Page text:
Page 15 of 15 FirstFirst ... 5131415
Results 141 to 143 of 143

Thread: Kremlin: Crimea and Sevastopol are now part of Russia, not Ukraine

  1. #141
    Sage
    RiverDad's Avatar
    Join Date
    Jan 2009
    Last Seen
    04-20-14 @ 02:16 AM
    Gender
    Lean
    Conservative
    Posts
    5,039

    Re: Kremlin: Crimea and Sevastopol are now part of Russia, not Ukraine

    Quote Originally Posted by donsutherland1 View Post
    Putting aside political arguments concerning the recent war in Iraq, there's little question that on a present value basis, the costs of the war were vastly higher than those associated with maintaining the prior containment regime.
    Without a doubt. This though is an inappropriate comparison. The sanctions regime was on its last legs. It was leaky as hell. The US commitment to maintaining the No-Fly-Zone was near its end. Other countries were circumventing the trade sanctions. The choice to be made was a war to oust Saddam or finding a way to live with an unrestrained Saddam. As a threat to Iran, he was useful. Look at Iranian influence in Iraq today. We've weakened on bad actor state and therein strengthened its neighbor.

    Moreover, the aspirations of people are, in part, a function of a society's structure (institutions, economics, culture, etc.) and history. The fundamental Sunni-Shia divide is part of the reason one has witnessed illiberal regimes in the Middle East.
    I think you're correct but you don't go to the more fundamental issue - 50% rate of consanguineous marriages. This preceded the birth of Islam and is woven deep into the regional cultures. Culture is an iterative loop, one cultural practice informs another which in turn influences the first practice. Cousin marriage allows for wealth and power to concentrate within a family over generations rather than being diluted. It protects the clan members like a State and Rule of Law would in a western society. We can't graft Democracy onto such a host, for the host will reject the foreign organ being grafted onto it.

    There's also a tendency for the U.S. to view others as we view ourselves.
    This is something that we CAN fix.

    Regional uprisings were quickly coined the "Arab Spring" in an analogy to the democratic Prague Spring. Not surprisingly, given the region's structural and historical context, the democratic illusions have proved largely unfounded.
    What do you mean "not surprisingly." To you and I, certainly, but I didn't see any foreign policy heavyweights making such predictions as these events unfolded. In fact, I saw Administration officials encouraging and cheering on such uprisings with the full expectation that magic would happen. And not to spare the Republicans, they too were doing the same. There is a dangerous level of intellectual inbreeding that shapes American foreign policy views.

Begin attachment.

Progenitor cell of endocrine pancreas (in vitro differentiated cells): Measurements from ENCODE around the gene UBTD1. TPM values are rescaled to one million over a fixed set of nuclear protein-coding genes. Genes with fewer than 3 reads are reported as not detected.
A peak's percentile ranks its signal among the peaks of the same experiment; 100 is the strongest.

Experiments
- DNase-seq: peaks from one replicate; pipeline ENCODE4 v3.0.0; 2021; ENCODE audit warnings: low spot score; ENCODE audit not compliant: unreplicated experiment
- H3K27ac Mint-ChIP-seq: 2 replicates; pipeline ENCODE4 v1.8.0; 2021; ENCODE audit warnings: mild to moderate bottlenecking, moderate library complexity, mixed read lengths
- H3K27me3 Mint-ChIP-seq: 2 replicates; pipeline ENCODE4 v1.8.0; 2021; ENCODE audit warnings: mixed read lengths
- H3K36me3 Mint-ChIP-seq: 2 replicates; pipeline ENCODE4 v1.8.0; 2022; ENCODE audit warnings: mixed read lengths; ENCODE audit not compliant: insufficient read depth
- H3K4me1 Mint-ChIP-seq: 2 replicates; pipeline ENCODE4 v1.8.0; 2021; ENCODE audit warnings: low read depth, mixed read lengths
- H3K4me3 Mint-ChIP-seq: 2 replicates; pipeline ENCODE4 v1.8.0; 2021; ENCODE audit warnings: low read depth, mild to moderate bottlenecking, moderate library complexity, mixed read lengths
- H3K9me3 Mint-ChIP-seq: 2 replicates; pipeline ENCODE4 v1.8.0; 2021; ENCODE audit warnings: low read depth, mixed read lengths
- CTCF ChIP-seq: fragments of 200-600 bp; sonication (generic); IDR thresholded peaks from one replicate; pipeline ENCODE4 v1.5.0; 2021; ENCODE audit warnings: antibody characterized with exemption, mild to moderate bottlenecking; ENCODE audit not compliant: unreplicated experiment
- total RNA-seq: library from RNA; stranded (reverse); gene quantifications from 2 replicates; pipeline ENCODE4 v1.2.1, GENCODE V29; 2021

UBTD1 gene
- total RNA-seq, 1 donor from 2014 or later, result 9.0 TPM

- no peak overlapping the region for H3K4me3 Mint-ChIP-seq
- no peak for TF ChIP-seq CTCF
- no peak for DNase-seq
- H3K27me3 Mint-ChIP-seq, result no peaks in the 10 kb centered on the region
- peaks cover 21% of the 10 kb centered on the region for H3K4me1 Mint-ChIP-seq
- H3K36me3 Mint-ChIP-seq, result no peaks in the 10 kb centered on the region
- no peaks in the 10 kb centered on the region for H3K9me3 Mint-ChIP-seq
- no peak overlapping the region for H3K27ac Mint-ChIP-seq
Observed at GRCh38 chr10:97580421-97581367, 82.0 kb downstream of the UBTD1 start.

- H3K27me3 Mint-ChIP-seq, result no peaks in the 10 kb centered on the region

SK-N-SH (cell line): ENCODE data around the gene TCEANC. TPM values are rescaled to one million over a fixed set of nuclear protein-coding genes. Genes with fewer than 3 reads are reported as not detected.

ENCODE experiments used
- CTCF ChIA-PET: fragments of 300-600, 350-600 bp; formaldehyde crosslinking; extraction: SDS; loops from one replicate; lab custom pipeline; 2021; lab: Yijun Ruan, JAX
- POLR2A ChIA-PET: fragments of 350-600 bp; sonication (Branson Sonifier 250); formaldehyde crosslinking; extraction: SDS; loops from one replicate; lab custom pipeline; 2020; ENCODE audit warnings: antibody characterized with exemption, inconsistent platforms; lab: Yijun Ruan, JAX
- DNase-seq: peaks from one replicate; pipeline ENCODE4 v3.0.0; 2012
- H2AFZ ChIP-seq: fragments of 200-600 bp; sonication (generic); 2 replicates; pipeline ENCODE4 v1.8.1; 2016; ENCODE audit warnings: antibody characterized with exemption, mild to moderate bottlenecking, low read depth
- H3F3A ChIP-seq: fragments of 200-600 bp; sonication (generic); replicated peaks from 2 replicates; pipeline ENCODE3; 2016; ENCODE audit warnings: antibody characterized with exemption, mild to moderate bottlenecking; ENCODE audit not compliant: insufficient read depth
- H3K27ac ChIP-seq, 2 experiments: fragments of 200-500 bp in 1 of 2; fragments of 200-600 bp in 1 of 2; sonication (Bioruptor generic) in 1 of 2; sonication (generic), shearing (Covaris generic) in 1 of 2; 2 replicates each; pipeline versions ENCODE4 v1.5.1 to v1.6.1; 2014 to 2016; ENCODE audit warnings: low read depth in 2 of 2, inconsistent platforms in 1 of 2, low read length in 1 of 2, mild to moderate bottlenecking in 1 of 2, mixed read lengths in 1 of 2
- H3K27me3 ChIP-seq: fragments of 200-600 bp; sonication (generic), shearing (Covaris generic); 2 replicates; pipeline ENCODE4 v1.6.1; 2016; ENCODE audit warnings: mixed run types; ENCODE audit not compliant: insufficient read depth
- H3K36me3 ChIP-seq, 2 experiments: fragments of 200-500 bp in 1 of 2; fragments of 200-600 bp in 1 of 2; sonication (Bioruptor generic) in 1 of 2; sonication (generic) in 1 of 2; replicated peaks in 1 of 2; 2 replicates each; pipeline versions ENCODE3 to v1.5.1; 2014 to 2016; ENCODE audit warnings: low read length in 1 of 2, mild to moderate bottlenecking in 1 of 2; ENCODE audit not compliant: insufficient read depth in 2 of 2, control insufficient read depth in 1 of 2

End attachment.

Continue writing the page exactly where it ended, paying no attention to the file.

The U.S. can't dissociate from dealing with such governments when U.S. interests are at stake.
    What you describe as American interests are better described as Western interests or Industrialized Nations' interests. If we removed ME oil from the equation, it's really hard to articulate any compelling interest in the region. We don't import much from them, they don't generate much IP, we don't even export much to them. Now with oil back in the picture, America could substitute their oil with oil from Canada. Europe, China, Africa, South America and Japan can't though. They're the principal beneficiaries of what America is stabilizing. Let them carry the cost burden.

  2. #142
    Banned
    Join Date
    Jan 2012
    Location
    Where I am now
    Last Seen
    09-11-17 @ 03:00 AM
    Gender
    Lean
    Independent
    Posts
    16,386

    Re: Kremlin: Crimea and Sevastopol are now part of Russia, not Ukraine

    Quote Originally Posted by donsutherland1 View Post
    Either you misunderstood me or I was not sufficiently clear. My reference to the Containment regime concerned the policies that were in place prior to the war (select sanctions, limited no fly zones, etc.). I believe that approach was preferable to the war.

    The post-war outcome showed that Containment was less costly than the war (in terms of financial and human costs), less disruptive to regional stability (didn't alter the region's balance of power vis-a-vis Iran), and was highly effective in deterring Iraq from pursuing WMD (Iraq had not restarted WMD-related activities).
    Sorry, guess I misunderstood you...though I still stand beside what I typed.

    To be honest, I sort of speed read your post. No offense, but I run my business, I don't have the time or the inclination to get into gigantic discussions on chat forums on anything but financial subjects (I am a financial investor). I just come here to kill a little time (sometimes to learn/teach).

    I agree that containment was far better. But I still say that America has no business involving herself in the internal matters of other countries outside of those that pose a direct threat to the sovereignty of America (that does NOT include terrorism) OR if significant genocide is taking place.

    No other reason.

    If you want to know how I feel about almost any aspect of U.S. Foreign policy, just see what Ron Paul thinks about it...that will probably be what I think as well.

  3. #143
    Sage
    Montecresto's Avatar
    Join Date
    Aug 2013
    Last Seen
    03-13-16 @ 11:59 PM
    Lean
    Undisclosed
    Posts
    24,561

    Re: Kremlin: Crimea and Sevastopol are now part of Russia, not Ukraine

    Quote Originally Posted by Grant View Post
    They certainly do moreso than their adversaries.
    How do you sport such lies with a straight face, or maybe its not.
    Killing one person is murder, killing 100,000 is foreign policy

Page 15 of 15 FirstFirst ... 5131415

Posting Permissions

  • You may not post new threads
  • You may not post replies
  • You may not post attachments
  • You may not edit your posts
  •